JG: It is nice to have any reputation at all, and this is a very sweet one to have. I think that generally in the world being nice and kind to people is important because I think that’s the way to treat people until proven otherwise. Until you’re like, “straight up fuck this person. They’re a pernicious moral force, or a corrosive presence in my life.” Until you get to that point, the default should be to be nice to people. And I think on stage it works for me to be friendly, to have a friendly demeanor, because I think that’s how I am, and I just turn up the dial on that on stage to present it to the world. But I definitely think my onstage demeanor and persona are an exaggeration of what I am like in real life.

I: Did you ever try the other way?

JG: Sure, and even still sometimes I will write a joke where I will come at something from an angle that’s a little bit more sour. And then I’ll go, “if I pour a little sugar on it, it helps the medicine go down.” And I think that is true for me. I think for some people the more biting they are, the better they are working. Whereas for me, I can get away with more when I am leaning into the gentleness of the presentation, rather than like “boy, do I hate when my shoelaces fray at the end,” and then I am furious about that. I think to take it the other direction and hit it from a point of gentleness and being overwhelmed and not angry is what works for me. 

I: On Twitter you often give people pep talks. You also have a podcast, Make My Day, that has a pep talk element to it. What do you get out of gassing people up?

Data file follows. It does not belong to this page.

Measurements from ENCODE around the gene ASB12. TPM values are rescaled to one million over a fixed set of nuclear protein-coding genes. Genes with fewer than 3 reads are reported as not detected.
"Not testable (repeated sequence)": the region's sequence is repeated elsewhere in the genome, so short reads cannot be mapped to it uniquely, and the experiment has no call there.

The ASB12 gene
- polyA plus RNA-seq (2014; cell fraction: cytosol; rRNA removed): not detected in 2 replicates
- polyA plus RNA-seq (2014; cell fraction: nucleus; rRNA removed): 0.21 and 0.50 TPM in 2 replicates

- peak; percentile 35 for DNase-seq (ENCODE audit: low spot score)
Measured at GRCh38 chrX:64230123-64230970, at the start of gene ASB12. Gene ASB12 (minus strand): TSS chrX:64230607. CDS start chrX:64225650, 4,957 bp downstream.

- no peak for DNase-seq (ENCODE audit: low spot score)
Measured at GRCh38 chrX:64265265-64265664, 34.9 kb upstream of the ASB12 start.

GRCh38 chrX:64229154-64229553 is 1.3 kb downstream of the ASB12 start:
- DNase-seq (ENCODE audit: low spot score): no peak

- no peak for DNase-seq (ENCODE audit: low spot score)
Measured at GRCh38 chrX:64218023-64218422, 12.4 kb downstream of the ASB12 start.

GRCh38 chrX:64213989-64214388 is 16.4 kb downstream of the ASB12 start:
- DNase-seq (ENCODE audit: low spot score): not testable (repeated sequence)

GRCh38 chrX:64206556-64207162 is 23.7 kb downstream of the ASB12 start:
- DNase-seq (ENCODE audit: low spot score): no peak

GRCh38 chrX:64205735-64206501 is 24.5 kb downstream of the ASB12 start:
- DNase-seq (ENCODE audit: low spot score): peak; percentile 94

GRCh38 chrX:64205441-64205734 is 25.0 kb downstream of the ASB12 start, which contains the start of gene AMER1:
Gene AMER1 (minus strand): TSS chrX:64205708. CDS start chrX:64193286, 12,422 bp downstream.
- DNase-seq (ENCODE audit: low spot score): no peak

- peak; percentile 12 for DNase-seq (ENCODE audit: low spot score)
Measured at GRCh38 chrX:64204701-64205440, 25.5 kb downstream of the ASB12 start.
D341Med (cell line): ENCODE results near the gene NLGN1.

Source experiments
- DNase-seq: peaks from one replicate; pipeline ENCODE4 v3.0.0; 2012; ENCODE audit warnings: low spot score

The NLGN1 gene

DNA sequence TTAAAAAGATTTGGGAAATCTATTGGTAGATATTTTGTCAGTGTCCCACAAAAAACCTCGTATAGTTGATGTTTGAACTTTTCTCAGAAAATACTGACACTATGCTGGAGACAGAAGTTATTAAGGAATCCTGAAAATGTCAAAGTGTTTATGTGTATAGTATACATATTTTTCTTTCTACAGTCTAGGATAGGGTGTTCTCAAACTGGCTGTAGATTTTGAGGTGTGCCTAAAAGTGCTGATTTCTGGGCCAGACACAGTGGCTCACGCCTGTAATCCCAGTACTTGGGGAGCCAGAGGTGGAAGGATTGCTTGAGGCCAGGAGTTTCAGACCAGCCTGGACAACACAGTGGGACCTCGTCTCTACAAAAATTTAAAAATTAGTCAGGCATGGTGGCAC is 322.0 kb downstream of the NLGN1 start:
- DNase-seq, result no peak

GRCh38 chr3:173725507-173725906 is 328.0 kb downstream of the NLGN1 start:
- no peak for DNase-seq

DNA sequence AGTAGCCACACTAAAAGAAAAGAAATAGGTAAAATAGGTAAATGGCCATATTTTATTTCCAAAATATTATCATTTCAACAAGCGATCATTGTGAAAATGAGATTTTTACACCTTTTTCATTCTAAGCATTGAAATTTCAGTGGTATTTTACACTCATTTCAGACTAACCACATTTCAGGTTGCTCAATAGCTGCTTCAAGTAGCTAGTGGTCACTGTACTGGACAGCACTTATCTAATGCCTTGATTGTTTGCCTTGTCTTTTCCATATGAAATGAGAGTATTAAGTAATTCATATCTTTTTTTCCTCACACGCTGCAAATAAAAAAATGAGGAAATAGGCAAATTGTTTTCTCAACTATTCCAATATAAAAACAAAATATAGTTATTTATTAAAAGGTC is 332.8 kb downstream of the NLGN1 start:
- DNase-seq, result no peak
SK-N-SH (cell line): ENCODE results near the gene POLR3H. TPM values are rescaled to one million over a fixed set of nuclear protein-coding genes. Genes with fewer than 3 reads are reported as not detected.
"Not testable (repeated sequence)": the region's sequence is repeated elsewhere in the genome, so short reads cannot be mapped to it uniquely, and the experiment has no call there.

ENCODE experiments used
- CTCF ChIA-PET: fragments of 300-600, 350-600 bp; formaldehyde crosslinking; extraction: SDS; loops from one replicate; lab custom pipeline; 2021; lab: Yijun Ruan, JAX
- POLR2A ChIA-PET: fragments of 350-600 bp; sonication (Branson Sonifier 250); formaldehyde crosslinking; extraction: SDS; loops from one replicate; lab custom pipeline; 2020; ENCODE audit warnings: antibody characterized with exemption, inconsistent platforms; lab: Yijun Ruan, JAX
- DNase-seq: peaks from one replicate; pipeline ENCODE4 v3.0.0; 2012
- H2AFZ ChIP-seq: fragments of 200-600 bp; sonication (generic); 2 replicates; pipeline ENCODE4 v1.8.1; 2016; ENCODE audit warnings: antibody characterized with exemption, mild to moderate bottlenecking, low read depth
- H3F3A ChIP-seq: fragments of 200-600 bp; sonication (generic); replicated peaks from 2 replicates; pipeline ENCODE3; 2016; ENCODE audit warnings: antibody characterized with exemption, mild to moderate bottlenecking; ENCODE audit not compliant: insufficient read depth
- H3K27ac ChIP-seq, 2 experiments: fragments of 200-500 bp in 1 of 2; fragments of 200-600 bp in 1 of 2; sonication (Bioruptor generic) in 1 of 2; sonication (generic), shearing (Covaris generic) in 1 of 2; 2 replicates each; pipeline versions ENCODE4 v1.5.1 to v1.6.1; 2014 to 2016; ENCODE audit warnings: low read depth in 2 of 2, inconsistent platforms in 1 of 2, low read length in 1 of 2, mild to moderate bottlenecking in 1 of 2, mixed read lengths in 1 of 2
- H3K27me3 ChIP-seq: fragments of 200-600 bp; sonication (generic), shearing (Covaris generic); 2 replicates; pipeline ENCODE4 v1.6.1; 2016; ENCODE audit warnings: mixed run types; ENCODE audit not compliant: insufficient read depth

JG: I get the feeling of allocating my resources wisely. If I have a surplus of, “I’m awake!”—I usually do it late at night—“I’m awake, and I feel this tenderness and enthusiasm, my tank is topped off,” it’s a helpful and generous allocation of resources to use a little extra I have to give a little bit to someone else. It’s a very satisfying feeling to me.

I: Is there a world where Josh is showrunning? Would you be open to doing a Josh Gondelman tv show of some kind?

JG: Yeah. I mean, I would like to make more stuff. I love working for Desus & Mero, and serving the vision of the show. And I loved doing it for Last Week Tonight. And I really love writing books that are my own vision and voice, and doing stand up, and I think the more chances I have to work with people I really love and admire, and make stuff that is in service of their worldview and contribute what I have to offer to their worldview, I don’t think I’ll ever be done with that. But I do always love getting a chance to make something that comes from my view of things and my take on the world and my experiences. So yeah, I’m always trying to make more stuff. 

I: Back to Littlefield, Union Hall, and The Bell House. What does it mean to you that these venues reopening? To see comedy coming back after the pandemic?

JG: I’m excited, and a little nervous. These comedy venues opening back up feels more like “back to normal” for me than almost any other signifier I’ve seen so far. I’m really glad the venues didn’t have to close down forever because of Covid, and I’m excited to see my friends and to perform. But I know the pandemic isn’t over, so I just hope it isn’t all happening too soon. I simply hope that things keep getting safer and better.

Josh and I continue to walk through Gowanus, the three venues behind us. We discuss our fears and hopes and enjoy the beautiful weather. Josh’s iced coffee is long gone, but he holds the empty plastic cup like an unlit cigarette, gesturing with it as he talks.

We were friends before the pandemic, but that friendship was still growing, still building, and then the world stopped. Is there a relationship that you are planning to pick back up? A friendship worth re-investing in?

I think about this as I hug Josh and he walks back into his apartment. I walk over to the Brooklyn Inn and order a Guinness along with a pandemic hotdog, a food item that, despite all odds, I’ve become fond of. One packet of ketchup. One packet of mustard. Like spending a summer afternoon with Josh, it gives me what I need for what comes next.